Federal Reserve’s tantrum and its spillover effect on India
- By, Amrendra Pandey – Asst. Professor, Kautilya
The Federal Open Market Committee (FOMC) concluded its much awaited 2-day meeting on 26th January 2022. Taking a hawkish stand, the Fed Chair Jerome Powell has said that the Central Bank was preparing to raise the federal funds rate in March’22. However, he did not rule out further upward rate revision in future. The Fed has taken this hawkish stand to fight consumer inflation in the US which is already more than 7%- most since the 1980s. The Fed also signaled the end of its asset purchase program, though a specific timeline was not shared. Even though asset markets worldwide had already factored in at least four rate hikes in this calendar year, they tumbled after the Fed’s announcement.
The Fed’s policy move along with increasing energy prices worldwide due the NATO-Russia standoff in Ukraine will have huge ramifications for the Indian economy. Some of them are listed below: –
- The most immediate impact is being felt in the Indian equity market as it has already corrected for more than 6% in the last week. The portfolio investors are pulling the money from emerging markets. India is at higher risk given its expensive valuation. Despite steep corrections, it is one of the most expensive markets with a trailing price to earning (P/E) multiple of 26.3x which is nearly twice the MSCI emerging market’s P/E of 13.9x.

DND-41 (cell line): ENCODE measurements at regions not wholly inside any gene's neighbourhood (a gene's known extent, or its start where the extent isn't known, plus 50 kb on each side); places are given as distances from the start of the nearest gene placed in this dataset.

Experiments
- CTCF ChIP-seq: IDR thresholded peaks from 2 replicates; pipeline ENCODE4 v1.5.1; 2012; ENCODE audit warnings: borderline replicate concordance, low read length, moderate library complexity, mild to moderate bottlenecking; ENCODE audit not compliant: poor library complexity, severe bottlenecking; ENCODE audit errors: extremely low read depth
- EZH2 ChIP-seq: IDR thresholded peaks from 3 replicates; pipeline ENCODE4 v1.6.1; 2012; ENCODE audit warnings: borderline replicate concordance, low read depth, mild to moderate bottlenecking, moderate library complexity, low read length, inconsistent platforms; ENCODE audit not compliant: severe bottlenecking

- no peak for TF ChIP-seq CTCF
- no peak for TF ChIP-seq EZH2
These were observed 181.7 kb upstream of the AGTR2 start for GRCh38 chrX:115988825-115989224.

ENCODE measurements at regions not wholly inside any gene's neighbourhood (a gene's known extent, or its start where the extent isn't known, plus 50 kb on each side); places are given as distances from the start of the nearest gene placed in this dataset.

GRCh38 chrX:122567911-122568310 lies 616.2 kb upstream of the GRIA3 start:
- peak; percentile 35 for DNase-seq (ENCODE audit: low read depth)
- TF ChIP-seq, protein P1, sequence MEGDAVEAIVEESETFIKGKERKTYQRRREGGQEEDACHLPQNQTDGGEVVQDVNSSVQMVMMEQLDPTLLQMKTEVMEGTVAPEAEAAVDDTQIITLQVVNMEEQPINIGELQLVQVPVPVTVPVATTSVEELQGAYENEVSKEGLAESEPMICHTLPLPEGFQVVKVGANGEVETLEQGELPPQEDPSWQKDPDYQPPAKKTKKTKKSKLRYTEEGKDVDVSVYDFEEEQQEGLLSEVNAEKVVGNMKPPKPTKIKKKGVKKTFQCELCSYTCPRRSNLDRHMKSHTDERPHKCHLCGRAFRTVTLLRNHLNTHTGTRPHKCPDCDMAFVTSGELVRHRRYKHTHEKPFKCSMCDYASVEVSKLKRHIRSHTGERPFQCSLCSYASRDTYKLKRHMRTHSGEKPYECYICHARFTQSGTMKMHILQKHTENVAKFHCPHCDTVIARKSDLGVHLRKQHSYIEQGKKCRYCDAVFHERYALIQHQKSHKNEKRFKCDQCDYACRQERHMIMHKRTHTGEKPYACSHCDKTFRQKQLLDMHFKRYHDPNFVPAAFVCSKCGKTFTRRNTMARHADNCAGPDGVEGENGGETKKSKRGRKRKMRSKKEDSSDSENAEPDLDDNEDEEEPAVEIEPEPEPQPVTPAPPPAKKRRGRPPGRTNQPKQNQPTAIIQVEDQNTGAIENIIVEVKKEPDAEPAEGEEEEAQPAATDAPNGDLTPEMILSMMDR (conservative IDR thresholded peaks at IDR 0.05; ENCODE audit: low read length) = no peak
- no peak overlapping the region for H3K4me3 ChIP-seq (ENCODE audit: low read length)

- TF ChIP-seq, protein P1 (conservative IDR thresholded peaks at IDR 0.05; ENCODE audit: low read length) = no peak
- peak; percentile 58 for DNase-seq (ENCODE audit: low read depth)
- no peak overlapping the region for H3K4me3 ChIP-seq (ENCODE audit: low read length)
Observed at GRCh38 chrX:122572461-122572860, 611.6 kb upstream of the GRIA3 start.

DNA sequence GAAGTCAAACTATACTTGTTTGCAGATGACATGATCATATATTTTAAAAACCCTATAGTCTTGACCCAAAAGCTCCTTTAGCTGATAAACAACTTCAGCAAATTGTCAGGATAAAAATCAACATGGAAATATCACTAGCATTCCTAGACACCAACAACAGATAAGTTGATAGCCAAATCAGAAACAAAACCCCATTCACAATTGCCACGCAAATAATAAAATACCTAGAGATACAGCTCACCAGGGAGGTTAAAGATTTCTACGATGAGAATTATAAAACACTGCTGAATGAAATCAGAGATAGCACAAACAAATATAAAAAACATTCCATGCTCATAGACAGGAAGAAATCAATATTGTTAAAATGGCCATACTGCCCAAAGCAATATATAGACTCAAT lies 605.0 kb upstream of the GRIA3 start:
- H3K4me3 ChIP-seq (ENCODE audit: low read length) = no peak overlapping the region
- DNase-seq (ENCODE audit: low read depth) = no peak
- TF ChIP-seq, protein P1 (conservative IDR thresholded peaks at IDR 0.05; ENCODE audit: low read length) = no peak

- Growth investment which was much hyped in the last decade will see a lot of churn. This investment strategy was dependent on cheap money from the central banks post 2008 financial crisis, and as the Fed starts tightening the policy rate growth, investors are bound to burn their hands. On the contrary, old value investors who had been sneered at over the past decade will come back with vengeance.
- Emerging market investment portfolios may shrink as these markets are considered speculative, and given the increase in interest rates in developed countries, investors may prefer to invest in there. Foreign portfolio investors have already withdrawn more than US $ 8 billion from key emerging markets including India, South Korea and Taiwan.
- If the share market remains depressed, the Indian government will find it difficult to list Life Insurance Corporation (LIC) at a favorable price. This in turn will adversely affect the government divestment target for the next financial year.
- With the flight of capital from India, Rupee will come under pressure and will depreciate further unless the Reserve Bank of India (RBI) intervenes in the exchange market. However, if the RBI intervenes to support Rupee, liquidity will increase further in the economy which will put inflationary pressure. If the RBI sells government bonds to absorb excess liquidity, it will raise bond yield.
- Government borrowing in India will become costly as bond yields will increase. This will adversely affect the economic growth since the economy at present is primarily dependent on government expenditure for growth.